While "Jimmer Mania" continues to sweep the nation, BYU's Cinderella story just hit a bit of a snag.
On Tuesday, BYU made the decision to dismiss sophomore Brandon Davies from the team, a decision made based upon his breaking the BYU honor code.
The violation occurred when the power forward admitted to having sexual relations with his girlfriend after rumors of her pregnancy arose. Sexual relations before marriage, among other things, are strictly forbidden under the university code. Davies will remain at BYU while school officials decide his fate, which could potentially result in expulsion from the school.
Davies had been thriving with the sensational Jimmer Fredette, averaging 11.1 points with a team-leading 6.2 rebounds per game, and now leaves a 6-foot-9-sized hole in the Cougars' plan to make a deep run in this year's NCAA tournament.
The shocking move takes arguably the Cougars' best post player, a position that can make or break teams come March Madness time, and dismisses him from the team completely, with a "possibility" to come back next season, whatever that means. The harshness of the penalty, however, leaves college hoops fans and experts alike puzzled.
While the fundamental ideology behind the honor code is understood, the answer will most likely never come as to why a school that just became the third ranked team in the country would completely remove a key piece to their national championship puzzle over something that many would view as seemingly insignificant.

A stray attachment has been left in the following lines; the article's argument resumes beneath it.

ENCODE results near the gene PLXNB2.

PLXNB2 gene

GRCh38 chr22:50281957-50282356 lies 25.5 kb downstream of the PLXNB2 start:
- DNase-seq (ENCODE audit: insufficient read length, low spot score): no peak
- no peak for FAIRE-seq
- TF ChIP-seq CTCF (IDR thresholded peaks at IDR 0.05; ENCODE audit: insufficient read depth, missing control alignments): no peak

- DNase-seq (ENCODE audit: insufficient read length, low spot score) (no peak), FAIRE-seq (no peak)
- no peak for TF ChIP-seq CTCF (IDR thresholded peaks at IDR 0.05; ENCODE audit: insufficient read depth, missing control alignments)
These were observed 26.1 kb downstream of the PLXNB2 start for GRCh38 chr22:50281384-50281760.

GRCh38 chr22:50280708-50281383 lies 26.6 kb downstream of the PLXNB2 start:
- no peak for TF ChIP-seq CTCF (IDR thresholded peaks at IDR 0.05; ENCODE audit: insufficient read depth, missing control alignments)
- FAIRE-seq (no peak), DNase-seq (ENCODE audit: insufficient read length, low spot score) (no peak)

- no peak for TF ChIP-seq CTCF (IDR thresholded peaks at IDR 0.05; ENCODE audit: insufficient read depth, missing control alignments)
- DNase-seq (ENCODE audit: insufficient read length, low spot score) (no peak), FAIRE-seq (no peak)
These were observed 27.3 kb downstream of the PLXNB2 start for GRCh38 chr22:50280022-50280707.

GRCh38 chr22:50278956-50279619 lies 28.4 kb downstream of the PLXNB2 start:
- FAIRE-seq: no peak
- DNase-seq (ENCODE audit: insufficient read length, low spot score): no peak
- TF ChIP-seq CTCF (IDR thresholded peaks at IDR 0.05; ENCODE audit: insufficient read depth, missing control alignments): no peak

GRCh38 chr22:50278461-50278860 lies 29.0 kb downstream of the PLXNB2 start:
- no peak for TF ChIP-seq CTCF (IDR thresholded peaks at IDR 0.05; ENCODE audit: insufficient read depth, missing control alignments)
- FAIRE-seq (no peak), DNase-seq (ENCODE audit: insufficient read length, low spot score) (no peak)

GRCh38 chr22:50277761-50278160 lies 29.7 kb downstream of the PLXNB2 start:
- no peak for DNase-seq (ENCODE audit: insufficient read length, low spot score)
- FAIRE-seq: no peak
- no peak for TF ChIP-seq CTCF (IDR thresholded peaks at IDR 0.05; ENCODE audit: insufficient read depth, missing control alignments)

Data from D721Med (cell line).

Recently, No. 2-ranked Kansas suspended guard Tyshawn Taylor indefinitely for violating team rules, after someone caught the junior with Lady Jayhawk Marisha Brown under the Allen Fieldhouse bleachers.
Kansas lifted the suspension after just two games for Taylor – perhaps recognizing the lapse in judgment often shown by college students – and moved forward with their run for a national championship. The way Kansas handled the situation shows the fundamental difference between the meaning of a contender and a pretender, as well as the difference between public and private universities.
Proponents of BYU's honor code look favorably on the decision, as the university prepares to move to the West Coast Conference, which is comprised exclusively of private schools, some with similar, yet nowhere near as strict policies.
BYU should take a hint from schools that they're chasing, and instead of taking such immediate action on their athletes, take a step back and analyze the situation and act accordingly.
It's unfortunate that BYU's magical season had to end this way, and when they're one-and-done in the big dance while Kansas waltzes towards the Final Four, the university will have nobody to blame but themselves.
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